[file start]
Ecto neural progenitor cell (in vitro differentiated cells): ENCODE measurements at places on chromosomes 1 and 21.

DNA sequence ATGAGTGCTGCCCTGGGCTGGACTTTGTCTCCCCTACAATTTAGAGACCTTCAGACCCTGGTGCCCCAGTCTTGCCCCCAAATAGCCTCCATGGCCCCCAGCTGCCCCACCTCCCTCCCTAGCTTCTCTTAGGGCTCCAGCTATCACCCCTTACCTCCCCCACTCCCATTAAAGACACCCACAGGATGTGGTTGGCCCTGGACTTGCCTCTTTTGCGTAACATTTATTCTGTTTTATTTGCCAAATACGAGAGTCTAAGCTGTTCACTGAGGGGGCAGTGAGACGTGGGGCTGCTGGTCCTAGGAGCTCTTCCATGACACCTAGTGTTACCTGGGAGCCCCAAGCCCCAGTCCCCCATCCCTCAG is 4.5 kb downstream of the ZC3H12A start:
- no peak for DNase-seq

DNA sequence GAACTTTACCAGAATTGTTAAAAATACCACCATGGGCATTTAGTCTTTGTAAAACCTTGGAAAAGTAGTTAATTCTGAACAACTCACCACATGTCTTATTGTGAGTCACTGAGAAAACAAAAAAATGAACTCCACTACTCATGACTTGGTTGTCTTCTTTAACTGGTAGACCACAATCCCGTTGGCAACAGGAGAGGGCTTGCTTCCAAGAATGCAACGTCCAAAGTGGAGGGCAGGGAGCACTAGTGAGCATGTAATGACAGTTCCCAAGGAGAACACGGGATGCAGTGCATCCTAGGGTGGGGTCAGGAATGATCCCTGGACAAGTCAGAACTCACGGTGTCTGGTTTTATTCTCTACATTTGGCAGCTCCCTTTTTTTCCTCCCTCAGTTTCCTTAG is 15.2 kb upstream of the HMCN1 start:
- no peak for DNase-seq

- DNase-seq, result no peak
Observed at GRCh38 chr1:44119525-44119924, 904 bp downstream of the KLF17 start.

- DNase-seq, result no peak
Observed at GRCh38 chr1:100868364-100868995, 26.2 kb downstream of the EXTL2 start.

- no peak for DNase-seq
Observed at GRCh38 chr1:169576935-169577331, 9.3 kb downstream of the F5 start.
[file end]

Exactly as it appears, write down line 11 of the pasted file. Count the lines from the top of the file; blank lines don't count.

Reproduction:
Observed at GRCh38 chr1:169576935-169577331, 9.3 kb downstream of the F5 start.